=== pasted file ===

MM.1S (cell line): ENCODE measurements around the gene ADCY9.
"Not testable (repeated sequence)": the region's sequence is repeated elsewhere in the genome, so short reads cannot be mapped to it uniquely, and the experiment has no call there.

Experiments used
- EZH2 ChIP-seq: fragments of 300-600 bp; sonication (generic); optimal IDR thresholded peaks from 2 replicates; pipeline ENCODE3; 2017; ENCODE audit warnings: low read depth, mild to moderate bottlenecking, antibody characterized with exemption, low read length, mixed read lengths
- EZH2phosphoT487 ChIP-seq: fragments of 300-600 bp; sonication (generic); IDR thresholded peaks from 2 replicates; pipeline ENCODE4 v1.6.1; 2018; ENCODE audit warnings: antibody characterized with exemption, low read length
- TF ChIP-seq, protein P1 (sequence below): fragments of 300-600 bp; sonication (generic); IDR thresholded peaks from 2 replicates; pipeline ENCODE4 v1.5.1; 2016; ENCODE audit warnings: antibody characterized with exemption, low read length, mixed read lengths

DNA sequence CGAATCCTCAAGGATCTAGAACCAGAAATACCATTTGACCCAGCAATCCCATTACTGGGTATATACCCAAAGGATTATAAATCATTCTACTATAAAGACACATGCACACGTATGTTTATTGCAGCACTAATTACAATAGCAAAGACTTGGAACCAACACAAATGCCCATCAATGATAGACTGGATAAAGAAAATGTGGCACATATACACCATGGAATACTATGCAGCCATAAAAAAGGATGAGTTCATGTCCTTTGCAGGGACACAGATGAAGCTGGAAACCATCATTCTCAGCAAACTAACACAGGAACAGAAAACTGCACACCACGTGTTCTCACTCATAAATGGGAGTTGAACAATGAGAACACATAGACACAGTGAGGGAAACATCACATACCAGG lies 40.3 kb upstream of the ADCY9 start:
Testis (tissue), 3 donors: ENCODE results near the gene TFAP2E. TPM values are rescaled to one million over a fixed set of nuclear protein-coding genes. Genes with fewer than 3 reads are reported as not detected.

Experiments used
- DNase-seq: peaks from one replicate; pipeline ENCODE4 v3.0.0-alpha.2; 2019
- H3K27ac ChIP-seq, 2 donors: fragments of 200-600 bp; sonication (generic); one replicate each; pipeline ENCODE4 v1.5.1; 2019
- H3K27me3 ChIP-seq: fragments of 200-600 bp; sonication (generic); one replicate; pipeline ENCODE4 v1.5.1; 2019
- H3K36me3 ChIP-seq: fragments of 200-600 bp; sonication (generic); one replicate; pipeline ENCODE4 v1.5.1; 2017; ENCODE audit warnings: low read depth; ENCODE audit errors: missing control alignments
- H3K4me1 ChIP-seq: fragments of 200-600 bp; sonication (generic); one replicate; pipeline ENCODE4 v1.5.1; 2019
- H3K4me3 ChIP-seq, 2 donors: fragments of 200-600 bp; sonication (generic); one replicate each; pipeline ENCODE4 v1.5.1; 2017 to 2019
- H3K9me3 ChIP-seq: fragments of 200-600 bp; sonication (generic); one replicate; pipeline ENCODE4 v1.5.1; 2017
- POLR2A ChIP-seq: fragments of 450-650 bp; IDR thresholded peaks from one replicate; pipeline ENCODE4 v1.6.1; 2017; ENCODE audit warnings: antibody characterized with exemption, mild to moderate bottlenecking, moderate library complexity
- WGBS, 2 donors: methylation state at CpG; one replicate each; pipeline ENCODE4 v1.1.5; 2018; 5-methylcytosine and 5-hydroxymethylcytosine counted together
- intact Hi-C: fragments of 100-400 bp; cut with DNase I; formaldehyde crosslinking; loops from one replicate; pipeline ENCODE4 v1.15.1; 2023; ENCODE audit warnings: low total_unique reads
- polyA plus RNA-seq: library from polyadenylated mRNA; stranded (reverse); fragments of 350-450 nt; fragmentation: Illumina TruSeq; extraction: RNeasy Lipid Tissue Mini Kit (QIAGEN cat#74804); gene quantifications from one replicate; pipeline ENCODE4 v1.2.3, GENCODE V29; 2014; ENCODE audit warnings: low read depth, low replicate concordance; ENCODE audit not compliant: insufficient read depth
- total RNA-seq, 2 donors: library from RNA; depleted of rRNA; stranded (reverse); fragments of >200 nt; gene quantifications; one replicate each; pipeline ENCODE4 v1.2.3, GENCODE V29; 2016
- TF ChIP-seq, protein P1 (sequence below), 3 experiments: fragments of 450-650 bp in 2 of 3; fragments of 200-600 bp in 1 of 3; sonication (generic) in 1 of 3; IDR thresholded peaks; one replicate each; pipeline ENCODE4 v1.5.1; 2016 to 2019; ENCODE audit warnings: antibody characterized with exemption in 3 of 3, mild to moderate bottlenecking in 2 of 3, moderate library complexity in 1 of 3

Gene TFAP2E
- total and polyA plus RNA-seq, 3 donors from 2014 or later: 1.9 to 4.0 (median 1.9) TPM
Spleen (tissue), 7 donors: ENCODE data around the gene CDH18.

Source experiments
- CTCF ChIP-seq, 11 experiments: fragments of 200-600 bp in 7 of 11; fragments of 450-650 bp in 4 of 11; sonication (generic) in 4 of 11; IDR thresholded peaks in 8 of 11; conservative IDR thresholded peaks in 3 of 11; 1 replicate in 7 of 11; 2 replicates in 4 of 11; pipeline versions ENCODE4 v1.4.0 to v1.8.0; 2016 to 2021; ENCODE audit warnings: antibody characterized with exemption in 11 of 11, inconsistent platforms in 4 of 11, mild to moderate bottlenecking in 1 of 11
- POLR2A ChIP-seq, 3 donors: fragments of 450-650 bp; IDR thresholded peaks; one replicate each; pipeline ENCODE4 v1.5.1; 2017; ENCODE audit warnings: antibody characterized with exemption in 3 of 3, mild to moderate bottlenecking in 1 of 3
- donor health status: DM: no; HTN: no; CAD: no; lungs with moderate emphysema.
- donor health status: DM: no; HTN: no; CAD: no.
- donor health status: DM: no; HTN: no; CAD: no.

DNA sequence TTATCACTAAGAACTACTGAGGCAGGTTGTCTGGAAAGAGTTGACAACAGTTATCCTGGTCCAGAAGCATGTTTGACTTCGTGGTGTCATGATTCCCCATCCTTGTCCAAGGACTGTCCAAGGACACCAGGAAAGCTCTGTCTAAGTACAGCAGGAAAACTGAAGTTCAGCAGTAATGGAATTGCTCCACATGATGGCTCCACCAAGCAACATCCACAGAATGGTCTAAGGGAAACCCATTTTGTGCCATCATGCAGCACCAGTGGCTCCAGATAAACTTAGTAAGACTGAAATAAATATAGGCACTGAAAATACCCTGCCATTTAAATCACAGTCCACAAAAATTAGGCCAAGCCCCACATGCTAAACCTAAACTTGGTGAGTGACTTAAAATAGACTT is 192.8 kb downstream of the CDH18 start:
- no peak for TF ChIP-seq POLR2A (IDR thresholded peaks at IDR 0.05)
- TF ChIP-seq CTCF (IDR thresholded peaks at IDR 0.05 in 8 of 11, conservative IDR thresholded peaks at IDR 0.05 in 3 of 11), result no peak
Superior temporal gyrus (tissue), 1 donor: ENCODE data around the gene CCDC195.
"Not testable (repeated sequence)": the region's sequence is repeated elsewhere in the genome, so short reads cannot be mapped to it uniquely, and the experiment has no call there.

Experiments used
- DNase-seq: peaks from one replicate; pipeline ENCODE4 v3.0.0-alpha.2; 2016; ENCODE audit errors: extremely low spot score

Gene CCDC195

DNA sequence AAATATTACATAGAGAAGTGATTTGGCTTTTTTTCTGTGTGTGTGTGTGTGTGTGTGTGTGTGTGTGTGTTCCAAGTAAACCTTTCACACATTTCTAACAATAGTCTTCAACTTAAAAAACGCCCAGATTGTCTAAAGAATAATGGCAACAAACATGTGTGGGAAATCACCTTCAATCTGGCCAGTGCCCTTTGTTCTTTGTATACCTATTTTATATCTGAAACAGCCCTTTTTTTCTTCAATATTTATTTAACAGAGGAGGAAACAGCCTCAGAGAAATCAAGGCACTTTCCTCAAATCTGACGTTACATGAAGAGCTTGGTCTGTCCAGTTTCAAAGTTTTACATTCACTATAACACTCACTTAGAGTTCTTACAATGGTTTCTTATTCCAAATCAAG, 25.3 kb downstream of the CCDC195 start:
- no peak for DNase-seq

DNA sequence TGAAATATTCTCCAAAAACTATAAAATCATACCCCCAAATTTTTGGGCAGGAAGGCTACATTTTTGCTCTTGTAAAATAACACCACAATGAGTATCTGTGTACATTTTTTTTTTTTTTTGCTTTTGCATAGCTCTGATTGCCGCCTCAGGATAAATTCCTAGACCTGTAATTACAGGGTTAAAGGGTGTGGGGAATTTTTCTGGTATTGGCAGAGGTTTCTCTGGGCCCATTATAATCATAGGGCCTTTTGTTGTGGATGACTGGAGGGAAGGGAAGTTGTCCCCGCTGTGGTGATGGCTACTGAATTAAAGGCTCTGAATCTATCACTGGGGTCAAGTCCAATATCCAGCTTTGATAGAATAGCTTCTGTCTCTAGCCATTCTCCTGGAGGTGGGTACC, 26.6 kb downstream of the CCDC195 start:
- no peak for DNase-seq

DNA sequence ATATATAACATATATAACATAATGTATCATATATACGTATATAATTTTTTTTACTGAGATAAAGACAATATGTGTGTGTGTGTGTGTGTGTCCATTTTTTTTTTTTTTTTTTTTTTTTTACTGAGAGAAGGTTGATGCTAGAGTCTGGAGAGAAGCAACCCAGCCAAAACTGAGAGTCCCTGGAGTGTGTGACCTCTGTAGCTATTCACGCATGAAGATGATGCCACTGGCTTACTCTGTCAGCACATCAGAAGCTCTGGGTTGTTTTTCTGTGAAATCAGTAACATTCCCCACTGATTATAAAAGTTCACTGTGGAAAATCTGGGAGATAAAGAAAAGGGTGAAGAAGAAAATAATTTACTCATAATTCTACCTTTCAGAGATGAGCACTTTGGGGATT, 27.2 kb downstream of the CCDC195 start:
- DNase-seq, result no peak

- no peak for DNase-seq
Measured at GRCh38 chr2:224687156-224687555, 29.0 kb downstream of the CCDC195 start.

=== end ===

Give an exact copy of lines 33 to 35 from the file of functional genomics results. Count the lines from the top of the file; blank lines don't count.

- no peak for TF ChIP-seq POLR2A (IDR thresholded peaks at IDR 0.05)
- TF ChIP-seq CTCF (IDR thresholded peaks at IDR 0.05 in 8 of 11, conservative IDR thresholded peaks at IDR 0.05 in 3 of 11), result no peak
Superior temporal gyrus (tissue), 1 donor: ENCODE data around the gene CCDC195.